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The downfall of Omar Bashir

The downfall of Omar Bashir
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Updated 03 June 2020

The downfall of Omar Bashir

The downfall of Omar Bashir

After 30 years in charge, the leader was removed by the military after mass protests

Summary

On April 11, 2019, Sudanese dictator Omar Al-Bashir was overthrown in a military coup after a year of popular protests, which were met with brutal repression by his regime and were triggered by rising prices and a failing economy.

Al-Bashir, a former general in the Sudanese Army who had himself seized power in a military coup 30 years earlier, was arrested along with his entire Cabinet, and his government replaced by a Transitional Military Council.

Imprisoned in Sudan on charges of money laundering and corruption, Al-Bashir, 76, may now also face trial at the International Criminal Court in The Hague, where in 2009 he was indicted on multiple charges, including genocide, related to his suppression of the rebellion in the Darfur region of Sudan.

LONDON: During his 30 years in charge of Sudan, Omar Al-Bashir seemed to thrive on conflict. Whether it was with the southern half of his country, the people of Darfur, the US, or the Islamist ideologues who had helped him to power, the former paratrooper ruled amid a perpetual state of military and political war.

When the Sudanese people took to the streets against him for a final time at the end of 2018, it was a battle too far for the then-75-year-old. Al-Bashir was removed from power in April 2019 by the military after months of protests against his rule. That some of his closest confidants were among those who ousted him showed how his pillars of domestic and international support had collapsed from beneath him.

For the protesters who had braved the security forces to voice their desire for change, the moment was bittersweet. Al-Bashir had gone, but military and senior figures from his regime were now in control.

His legacy was one of bloodshed, extremism, international isolation and economic ruin. At the time of his downfall, he was the only leader of a nation wanted by the International Criminal Court (ICC) on charges of crimes against humanity and genocide.

Born to a farming family north of Khartoum in 1944, Al-Bashir joined the military after high school and rose through the ranks to become a member of an elite parachute regiment. He was deployed to fight alongside Egyptian forces in the 1973 Arab-Israeli War, and in the 1980s he was involved in campaigns against southern rebels as part of Sudan’s decades-long civil war.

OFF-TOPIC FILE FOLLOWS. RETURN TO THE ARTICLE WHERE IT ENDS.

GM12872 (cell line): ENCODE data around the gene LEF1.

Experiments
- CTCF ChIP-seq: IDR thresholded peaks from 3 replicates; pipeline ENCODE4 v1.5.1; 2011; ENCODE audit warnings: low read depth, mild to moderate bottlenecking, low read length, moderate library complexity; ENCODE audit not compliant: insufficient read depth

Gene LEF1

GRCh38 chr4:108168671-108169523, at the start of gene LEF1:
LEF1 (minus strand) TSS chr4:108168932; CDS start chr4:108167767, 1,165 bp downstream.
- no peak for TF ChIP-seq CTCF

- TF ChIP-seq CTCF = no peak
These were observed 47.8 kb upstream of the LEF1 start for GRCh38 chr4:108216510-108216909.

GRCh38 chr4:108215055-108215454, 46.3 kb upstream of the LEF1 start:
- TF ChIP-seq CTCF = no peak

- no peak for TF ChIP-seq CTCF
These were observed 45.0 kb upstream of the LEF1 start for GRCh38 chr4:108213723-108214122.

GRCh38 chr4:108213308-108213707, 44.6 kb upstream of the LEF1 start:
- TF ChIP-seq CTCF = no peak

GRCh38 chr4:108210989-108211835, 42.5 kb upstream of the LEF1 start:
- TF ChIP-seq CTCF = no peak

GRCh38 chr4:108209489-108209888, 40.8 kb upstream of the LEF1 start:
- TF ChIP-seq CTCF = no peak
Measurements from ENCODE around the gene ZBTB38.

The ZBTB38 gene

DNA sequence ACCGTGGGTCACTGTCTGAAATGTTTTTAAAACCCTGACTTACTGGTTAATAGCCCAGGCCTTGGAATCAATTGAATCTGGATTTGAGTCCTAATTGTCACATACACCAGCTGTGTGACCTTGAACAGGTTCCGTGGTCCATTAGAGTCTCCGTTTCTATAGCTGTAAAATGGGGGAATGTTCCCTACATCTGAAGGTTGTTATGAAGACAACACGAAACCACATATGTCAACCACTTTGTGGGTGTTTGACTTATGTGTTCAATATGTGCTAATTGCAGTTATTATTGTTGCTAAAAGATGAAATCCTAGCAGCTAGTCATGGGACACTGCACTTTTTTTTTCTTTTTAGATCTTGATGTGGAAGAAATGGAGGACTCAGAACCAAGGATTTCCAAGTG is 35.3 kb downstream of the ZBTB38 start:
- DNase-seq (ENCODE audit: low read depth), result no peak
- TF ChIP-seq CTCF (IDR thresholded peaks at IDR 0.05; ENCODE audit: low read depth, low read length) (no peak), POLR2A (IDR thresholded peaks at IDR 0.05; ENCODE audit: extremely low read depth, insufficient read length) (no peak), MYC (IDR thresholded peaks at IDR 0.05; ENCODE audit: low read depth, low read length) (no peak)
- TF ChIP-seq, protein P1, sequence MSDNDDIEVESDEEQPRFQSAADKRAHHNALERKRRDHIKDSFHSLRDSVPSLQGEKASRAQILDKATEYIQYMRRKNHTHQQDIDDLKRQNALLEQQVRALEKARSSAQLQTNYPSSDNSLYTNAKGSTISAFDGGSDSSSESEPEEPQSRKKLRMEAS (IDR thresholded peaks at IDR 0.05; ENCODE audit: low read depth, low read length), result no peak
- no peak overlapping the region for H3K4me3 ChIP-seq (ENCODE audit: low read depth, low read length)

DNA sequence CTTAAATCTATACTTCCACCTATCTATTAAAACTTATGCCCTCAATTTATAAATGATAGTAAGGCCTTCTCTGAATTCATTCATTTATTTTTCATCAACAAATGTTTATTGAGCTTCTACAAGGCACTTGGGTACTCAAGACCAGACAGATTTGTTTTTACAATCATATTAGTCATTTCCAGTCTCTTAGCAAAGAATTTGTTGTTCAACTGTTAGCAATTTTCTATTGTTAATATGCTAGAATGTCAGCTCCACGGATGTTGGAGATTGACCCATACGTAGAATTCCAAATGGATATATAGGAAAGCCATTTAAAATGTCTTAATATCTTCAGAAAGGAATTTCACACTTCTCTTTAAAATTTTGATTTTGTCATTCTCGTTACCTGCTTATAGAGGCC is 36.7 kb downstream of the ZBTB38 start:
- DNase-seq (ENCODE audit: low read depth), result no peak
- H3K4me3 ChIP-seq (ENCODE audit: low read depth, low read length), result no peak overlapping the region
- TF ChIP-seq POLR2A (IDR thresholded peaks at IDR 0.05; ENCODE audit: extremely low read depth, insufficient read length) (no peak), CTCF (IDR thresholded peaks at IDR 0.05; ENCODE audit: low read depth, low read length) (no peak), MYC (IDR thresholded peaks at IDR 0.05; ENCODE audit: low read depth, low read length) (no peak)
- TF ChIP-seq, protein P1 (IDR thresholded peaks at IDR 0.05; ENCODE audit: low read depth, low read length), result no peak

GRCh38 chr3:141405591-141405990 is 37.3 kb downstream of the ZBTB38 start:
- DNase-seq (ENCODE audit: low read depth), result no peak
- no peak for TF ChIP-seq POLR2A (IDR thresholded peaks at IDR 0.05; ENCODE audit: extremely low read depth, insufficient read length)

In 1989, he led the military overthrow of the democratically elected government of Sadiq Al-Mahdi. The coup was orchestrated by Hassan Al-Turabi, an Islamist scholar and leader of the National Islamic Front, an offshoot of the Sudanese branch of the Muslim Brotherhood. 

Key Dates


  • 1

    Sudanese Army Gen. Omar Bashir seizes power in military coup.

    Timeline Image June 30, 1989


  • 2

    Arrest warrant for him is issued by International Criminal Court, charging him with war crimes in Darfur.

    Timeline Image March 4, 2009


  • 3

    Bashir is deposed and arrested in military coup.

    Timeline Image April 11, 2019


  • 4

    He is transferred from house arrest to maximum-security prison.

    Timeline Image April 17, 2019


  • 5

    Bashir is charged with “inciting and participating” in killing of protesters.

    Timeline Image May 13, 2019


  • 6

    Convicted of money laundering and corruption, he is sentenced to two years in reform facility.

    Timeline Image Dec. 13, 2019


  • 7

    Sudan’s military-civilian Sovereign Council hints it is prepared to hand over Al-Bashir to ICC on charges of war crimes and genocide related to his role in Darfur conflict.

Despite banning political parties and dissolving Parliament, Al-Turabi and his party were the ideological spine of Al-Bashir’s new regime. He swiftly introduced a hardline interpretation of Islamic law — a move that served to intensify the war raging in the south, where most of the population is Christian or animist. The conflict is estimated to have killed at least 2 million people.

Al-Bashir extended his allegiance with hardline Islamism by hosting Osama bin Laden between 1992 and 1996, after he was expelled from Saudi Arabia. It was a move that was to prove disastrous for his country as the US placed Sudan on its list of “state sponsors of terrorism” and went on to impose comprehensive sanctions against the country.